With Facebook, Zuckerberg seems to be trying to create something like a Noosphere, an Internet with one mind, a uniform environment in which it genuinely doesn’t matter who you are, as long as you make “choices” (which means, finally, purchases). If the aim is to be liked by more and more people, whatever is unusual about a person gets flattened out. One nation under a format. To ourselves, we are special people, documented in wonderful photos, and it also happens that we sometimes buy things. This latter fact is an incidental matter, to us. However, the advertising money that will rain down on Facebook—if and when Zuckerberg succeeds in encouraging 500 million people to take their Facebook identities onto the Internet at large—this money thinks of us the other way around. To the advertisers, we are our capacity to buy, attached to a few personal, irrelevant photos.
Is it possible that we have begun to think of ourselves that way? It seemed significant to me that on the way to the movie theater, while doing a small mental calculation (how old I was when at Harvard; how old I am now), I had a Person 1.0 panic attack. Soon I will be forty, then fifty, then soon after dead; I broke out in a Zuckerberg sweat, my heart went crazy, I had to stop and lean against a trashcan. Can you have that feeling, on Facebook? I’ve noticed—and been ashamed of noticing—that when a teenager is murdered, at least in Britain, her Facebook wall will often fill with messages that seem to not quite comprehend the gravity of what has occurred. You know the type of thing: Sorry babes! Missin’ you!!! Hopin’ u iz with the Angles. I remember the jokes we used to have LOL! PEACE XXXXX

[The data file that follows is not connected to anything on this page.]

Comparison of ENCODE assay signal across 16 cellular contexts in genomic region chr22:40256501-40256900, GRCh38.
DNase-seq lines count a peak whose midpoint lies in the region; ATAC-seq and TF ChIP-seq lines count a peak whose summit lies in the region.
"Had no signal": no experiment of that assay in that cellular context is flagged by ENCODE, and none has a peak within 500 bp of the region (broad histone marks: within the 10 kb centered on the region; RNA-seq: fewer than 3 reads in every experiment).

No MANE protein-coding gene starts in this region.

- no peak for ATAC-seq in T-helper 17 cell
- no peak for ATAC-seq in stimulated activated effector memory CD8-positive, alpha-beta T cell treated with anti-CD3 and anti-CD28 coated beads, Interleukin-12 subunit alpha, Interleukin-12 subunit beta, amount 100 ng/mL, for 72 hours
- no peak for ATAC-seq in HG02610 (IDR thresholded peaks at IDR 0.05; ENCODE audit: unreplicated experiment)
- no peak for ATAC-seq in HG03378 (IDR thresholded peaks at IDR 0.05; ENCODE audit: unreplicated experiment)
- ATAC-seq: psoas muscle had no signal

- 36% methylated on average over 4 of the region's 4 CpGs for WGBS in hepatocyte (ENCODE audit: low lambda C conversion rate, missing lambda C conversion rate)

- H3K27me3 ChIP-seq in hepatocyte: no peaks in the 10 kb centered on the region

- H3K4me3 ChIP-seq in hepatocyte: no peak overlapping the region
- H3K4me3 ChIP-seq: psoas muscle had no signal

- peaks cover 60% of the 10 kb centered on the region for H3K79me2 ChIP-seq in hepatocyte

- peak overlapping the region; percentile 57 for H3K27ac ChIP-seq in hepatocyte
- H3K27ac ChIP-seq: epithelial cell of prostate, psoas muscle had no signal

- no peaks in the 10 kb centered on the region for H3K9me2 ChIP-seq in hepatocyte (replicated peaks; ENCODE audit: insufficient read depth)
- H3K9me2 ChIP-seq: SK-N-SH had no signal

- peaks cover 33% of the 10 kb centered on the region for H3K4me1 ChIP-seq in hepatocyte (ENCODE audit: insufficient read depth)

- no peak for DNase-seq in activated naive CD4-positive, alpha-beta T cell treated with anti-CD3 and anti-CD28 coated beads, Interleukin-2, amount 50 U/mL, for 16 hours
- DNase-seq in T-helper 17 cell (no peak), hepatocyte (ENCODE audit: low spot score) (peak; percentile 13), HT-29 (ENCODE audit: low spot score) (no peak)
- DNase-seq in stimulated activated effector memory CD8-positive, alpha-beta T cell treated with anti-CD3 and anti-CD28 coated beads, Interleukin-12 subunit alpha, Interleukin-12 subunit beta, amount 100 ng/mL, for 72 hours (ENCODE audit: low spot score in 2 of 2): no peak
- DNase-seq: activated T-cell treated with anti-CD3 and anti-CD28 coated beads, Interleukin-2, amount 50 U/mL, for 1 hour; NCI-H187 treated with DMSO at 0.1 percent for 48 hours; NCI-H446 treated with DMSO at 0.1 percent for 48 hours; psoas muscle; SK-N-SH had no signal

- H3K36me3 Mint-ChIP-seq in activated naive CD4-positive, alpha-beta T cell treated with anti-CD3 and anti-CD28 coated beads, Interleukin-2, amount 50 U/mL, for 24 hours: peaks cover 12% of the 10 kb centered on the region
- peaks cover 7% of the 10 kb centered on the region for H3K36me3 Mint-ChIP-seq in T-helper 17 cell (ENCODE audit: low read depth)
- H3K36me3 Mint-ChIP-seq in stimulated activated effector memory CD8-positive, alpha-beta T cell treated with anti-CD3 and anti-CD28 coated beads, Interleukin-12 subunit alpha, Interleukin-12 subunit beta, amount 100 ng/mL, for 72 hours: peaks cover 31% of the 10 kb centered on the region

When I read something like that, I have a little argument with myself: “It’s only poor education. They feel the same way as anyone would, they just don’t have the language to express it.” But another part of me has a darker, more frightening thought. Do they genuinely believe, because the girl’s wall is still up, that she is still, in some sense, alive? What’s the difference, after all, if all your contact was virtual?4
Software may reduce humans, but there are degrees. Fiction reduces humans, too, but bad fiction does it more than good fiction, and we have the option to read good fiction. Jaron Lanier’s point is that Web 2.0 “lock-in” happens soon; is happening; has to some degree already happened. And what has been “locked in”? It feels important to remind ourselves, at this point, that Facebook, our new beloved interface with reality, was designed by a Harvard sophomore with a Harvard sophomore’s preoccupations. What is your relationship status? (Choose one. There can be only one answer. People need to know.) Do you have a “life”? (Prove it. Post pictures.) Do you like the right sort of things? (Make a list. Things to like will include: movies, music, books and television, but not architecture, ideas, or plants.)